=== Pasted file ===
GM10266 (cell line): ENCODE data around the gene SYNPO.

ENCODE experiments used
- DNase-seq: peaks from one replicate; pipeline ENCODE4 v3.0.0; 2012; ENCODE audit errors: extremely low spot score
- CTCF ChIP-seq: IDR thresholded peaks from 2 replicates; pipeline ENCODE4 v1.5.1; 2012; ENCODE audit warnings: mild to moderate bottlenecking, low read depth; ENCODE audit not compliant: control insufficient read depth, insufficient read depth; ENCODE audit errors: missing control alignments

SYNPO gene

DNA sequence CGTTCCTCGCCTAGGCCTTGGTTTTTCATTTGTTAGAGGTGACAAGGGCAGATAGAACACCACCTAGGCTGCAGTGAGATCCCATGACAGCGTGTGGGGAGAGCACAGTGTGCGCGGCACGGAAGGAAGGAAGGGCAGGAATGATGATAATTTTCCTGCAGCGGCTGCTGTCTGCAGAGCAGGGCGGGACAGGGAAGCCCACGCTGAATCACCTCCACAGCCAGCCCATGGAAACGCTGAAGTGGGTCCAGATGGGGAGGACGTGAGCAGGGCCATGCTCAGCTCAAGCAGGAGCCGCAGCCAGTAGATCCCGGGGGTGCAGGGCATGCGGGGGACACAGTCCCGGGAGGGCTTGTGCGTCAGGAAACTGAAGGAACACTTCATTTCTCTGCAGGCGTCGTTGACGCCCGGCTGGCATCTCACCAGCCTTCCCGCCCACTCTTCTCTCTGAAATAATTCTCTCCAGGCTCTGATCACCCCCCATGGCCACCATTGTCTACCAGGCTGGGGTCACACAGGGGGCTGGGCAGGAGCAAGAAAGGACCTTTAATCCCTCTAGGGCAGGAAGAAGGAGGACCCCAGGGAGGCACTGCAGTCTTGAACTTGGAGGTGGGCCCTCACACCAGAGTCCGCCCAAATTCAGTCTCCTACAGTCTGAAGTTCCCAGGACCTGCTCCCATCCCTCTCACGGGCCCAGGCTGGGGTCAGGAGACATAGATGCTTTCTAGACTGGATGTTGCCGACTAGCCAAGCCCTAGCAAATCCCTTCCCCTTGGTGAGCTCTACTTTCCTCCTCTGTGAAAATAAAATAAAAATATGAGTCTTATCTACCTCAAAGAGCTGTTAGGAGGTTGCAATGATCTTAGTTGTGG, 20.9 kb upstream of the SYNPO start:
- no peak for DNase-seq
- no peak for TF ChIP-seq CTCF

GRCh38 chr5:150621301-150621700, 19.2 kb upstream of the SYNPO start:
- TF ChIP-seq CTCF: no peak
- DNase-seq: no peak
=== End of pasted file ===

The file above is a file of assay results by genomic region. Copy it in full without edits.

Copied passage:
GM10266 (cell line): ENCODE data around the gene SYNPO.

ENCODE experiments used
- DNase-seq: peaks from one replicate; pipeline ENCODE4 v3.0.0; 2012; ENCODE audit errors: extremely low spot score
- CTCF ChIP-seq: IDR thresholded peaks from 2 replicates; pipeline ENCODE4 v1.5.1; 2012; ENCODE audit warnings: mild to moderate bottlenecking, low read depth; ENCODE audit not compliant: control insufficient read depth, insufficient read depth; ENCODE audit errors: missing control alignments

SYNPO gene

DNA sequence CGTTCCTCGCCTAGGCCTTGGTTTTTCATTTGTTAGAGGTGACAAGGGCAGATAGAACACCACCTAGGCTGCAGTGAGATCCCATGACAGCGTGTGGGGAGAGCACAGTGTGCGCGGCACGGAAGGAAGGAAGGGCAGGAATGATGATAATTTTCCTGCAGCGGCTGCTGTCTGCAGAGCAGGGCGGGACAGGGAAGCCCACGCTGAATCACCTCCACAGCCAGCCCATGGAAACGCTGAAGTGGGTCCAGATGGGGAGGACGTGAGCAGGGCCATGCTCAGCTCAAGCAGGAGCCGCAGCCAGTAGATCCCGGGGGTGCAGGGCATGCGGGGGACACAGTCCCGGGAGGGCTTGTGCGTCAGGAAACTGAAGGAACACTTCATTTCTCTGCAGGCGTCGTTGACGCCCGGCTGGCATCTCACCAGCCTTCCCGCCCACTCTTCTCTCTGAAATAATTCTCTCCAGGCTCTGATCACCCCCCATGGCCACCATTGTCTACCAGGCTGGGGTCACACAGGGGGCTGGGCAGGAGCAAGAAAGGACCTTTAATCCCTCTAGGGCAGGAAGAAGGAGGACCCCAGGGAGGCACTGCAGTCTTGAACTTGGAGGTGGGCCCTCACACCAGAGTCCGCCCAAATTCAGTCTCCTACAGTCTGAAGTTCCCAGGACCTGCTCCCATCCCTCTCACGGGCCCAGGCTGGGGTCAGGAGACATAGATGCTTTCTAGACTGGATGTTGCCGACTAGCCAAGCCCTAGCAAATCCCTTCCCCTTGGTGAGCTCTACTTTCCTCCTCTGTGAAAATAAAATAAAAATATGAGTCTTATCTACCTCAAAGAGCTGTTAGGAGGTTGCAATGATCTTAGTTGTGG, 20.9 kb upstream of the SYNPO start:
- no peak for DNase-seq
- no peak for TF ChIP-seq CTCF

GRCh38 chr5:150621301-150621700, 19.2 kb upstream of the SYNPO start:
- TF ChIP-seq CTCF: no peak
- DNase-seq: no peak